Congratulations on your new cast iron cookware! Maintaining it can sound intimidating, but we've created this guide to help you build and keep the perfect layer of seasoning!
Let's start by busting some myths of cast iron cookware– These tips come straight from the Lodge website, so we promise you can trust them!
"You can't use soap on cast iron!!"
Well, yes and no. You can't use lye soap on cast iron. Modern dish soaps don't contain lye and are perfectly safe to use on your cast iron cookware. In fact, Lodge encourages customers to use mild dish soap to clean cast iron. The seasoning on Lodge cast iron is fairly resilient and can withstand a little bit of soap, water, and a good scrub with a brush.
"Rusted Cast Iron Can't Be Saved."
While rust can happen, it can be easily removed; simply scrub the area with steel wool until the rust is removed, then reseason your cast iron pan using your preferred oil. To prevent rust from returning, dry promptly after each use, and finish with a light layer of cooking oil.
"You Can't Use Cast Iron On Glass Top Stoves."
Now this one is trickier, because you can use it on glass tops, but that doesn't always mean that you should. If you plan to use your cast iron cookware on your stove top you'll want to be very gentle when placing or moving the pan. Cast iron can easily scratch or crack a glass top if you're not cautious while using it. That being said, it is perfectly fine to use cast iron on a glass top or even induction cook top!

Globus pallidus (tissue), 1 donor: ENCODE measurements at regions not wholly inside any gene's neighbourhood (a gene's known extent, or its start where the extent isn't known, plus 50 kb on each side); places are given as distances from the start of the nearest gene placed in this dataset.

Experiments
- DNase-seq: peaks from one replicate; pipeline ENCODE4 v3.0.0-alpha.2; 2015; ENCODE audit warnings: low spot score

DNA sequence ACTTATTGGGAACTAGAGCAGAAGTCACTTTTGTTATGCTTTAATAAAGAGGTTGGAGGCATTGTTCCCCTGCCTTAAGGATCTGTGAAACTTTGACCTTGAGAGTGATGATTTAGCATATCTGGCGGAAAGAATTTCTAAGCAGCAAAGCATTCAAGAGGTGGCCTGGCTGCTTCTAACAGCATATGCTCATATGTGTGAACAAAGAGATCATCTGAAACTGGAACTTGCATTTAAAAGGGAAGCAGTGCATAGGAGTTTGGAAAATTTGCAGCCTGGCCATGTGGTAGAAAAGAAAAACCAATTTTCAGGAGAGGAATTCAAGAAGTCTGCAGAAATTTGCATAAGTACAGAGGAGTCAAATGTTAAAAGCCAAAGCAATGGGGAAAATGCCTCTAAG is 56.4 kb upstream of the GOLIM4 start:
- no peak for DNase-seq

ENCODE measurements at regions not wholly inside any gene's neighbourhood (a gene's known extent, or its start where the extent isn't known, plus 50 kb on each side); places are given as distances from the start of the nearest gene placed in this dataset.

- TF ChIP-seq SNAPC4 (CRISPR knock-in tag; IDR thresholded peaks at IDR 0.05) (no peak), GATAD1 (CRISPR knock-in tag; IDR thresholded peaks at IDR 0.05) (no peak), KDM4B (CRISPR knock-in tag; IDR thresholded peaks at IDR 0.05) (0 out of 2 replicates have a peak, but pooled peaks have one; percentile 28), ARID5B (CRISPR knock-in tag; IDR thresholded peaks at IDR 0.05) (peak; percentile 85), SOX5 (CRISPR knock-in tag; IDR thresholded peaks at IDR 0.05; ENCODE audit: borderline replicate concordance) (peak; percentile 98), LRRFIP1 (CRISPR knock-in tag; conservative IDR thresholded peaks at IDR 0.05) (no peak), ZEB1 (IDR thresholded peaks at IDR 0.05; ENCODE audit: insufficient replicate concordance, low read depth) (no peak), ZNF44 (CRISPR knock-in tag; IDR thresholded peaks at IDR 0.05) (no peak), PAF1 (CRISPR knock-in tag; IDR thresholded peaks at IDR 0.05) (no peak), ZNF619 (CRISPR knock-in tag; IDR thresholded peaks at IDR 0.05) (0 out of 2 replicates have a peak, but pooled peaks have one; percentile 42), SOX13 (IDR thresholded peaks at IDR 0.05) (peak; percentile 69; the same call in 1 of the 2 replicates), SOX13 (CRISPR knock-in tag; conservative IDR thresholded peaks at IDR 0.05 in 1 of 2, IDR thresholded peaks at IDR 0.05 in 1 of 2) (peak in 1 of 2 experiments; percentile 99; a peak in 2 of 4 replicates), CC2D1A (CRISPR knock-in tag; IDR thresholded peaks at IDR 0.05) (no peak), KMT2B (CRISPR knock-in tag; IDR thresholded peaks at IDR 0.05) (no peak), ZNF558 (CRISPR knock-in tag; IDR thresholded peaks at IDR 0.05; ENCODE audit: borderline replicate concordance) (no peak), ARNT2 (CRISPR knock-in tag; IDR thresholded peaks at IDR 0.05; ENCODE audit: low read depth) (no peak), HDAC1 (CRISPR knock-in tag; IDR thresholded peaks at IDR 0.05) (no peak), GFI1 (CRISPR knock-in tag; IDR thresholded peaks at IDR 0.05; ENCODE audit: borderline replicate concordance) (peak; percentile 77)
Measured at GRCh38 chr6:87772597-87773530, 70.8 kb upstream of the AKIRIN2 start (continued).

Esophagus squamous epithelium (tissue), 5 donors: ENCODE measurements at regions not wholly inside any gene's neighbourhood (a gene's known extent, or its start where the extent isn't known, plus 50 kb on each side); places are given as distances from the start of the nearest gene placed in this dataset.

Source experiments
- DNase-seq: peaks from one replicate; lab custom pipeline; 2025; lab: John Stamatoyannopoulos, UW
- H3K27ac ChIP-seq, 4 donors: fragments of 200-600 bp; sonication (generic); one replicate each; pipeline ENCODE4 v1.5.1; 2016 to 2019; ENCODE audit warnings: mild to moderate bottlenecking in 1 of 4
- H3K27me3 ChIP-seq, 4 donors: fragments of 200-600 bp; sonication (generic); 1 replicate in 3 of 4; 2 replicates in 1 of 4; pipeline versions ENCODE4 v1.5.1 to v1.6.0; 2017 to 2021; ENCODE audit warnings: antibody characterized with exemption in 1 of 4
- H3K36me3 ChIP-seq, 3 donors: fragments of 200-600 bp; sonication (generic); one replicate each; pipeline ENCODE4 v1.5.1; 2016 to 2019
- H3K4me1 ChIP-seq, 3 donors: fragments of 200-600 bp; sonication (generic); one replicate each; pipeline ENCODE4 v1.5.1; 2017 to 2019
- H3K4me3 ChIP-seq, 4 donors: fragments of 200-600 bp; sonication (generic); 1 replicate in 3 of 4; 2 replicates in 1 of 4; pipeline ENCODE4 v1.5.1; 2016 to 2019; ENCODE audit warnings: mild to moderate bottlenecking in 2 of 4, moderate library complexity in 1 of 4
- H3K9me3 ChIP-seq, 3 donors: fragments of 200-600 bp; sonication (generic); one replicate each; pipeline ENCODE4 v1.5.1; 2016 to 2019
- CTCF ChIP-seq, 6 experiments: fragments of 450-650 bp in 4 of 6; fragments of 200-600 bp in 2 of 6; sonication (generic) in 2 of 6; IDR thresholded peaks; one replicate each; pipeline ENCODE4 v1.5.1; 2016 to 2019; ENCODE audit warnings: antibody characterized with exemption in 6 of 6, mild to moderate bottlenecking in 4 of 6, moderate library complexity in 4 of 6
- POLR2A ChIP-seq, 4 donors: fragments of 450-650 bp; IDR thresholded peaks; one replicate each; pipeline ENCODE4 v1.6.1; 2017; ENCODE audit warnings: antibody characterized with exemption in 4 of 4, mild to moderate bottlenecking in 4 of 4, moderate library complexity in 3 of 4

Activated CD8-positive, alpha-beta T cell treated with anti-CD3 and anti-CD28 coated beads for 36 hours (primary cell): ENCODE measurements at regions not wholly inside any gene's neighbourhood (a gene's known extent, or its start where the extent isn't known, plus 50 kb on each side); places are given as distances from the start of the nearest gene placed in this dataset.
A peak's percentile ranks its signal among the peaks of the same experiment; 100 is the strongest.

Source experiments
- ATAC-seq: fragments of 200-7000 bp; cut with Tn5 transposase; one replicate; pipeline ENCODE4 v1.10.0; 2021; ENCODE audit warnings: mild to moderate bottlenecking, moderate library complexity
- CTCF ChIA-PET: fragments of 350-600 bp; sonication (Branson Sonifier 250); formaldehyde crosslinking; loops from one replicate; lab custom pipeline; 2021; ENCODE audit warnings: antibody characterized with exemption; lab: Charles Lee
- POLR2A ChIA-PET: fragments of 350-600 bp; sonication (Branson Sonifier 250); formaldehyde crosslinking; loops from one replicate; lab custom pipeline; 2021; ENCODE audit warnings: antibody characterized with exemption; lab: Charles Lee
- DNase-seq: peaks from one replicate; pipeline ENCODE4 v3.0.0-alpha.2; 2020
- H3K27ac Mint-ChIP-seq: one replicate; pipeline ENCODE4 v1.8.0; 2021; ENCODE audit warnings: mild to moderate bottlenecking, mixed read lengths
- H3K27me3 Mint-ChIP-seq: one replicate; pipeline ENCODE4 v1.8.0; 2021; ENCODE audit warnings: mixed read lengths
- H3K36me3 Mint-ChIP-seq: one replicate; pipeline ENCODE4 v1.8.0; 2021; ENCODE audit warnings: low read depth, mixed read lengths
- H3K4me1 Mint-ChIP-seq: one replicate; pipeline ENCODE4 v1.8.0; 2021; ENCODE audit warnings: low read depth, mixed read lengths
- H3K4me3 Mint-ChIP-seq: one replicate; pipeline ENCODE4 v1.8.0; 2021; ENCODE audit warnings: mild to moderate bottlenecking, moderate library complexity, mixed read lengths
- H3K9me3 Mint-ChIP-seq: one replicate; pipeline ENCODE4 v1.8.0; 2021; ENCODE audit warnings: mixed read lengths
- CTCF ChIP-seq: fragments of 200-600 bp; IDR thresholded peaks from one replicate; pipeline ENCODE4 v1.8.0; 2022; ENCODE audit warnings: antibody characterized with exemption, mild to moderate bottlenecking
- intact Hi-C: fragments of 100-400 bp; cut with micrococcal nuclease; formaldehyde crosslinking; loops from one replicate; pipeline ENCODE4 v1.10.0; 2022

Now that we've established the do's and don'ts of cast iron, let's talk about seasoning– what is it, why do we do it, and, most importantly, how do we do it?
Seasoning is just oil baked onto cast iron through a process called polymerization. It gives your cookware that classic black patina. Seasoning forms a natural, easy-release cooking surface and helps prevent your pan from rusting. It may take a little extra care, but a well-seasoned cast iron pan will last for generations. Your Lodge cookware will come pre-seasoned and ready to use.
There are two ways to maintain the seasoning on your cast iron skillet. The easiest way is to cook with it. Every time you cook with oil, you're potentially adding another layer to the seasoning. Some activities may remove a bit of seasoning, such as cooking acidic foods, using excessive heat, or scrubbing with abrasive utensils or scouring pads. That is why we recommend adding a layer of oil to your pan after each cleaning.
Lodge has a wonderful guide that shows you the benefits of each type of oil. We prefer to season our cast iron pans with canola oil because it is one of the most versatile and affordable options. One important note is that olive oil should never be used to season your cast iron. While it is great for cooking, it is not a suitable option for seasoning cookware.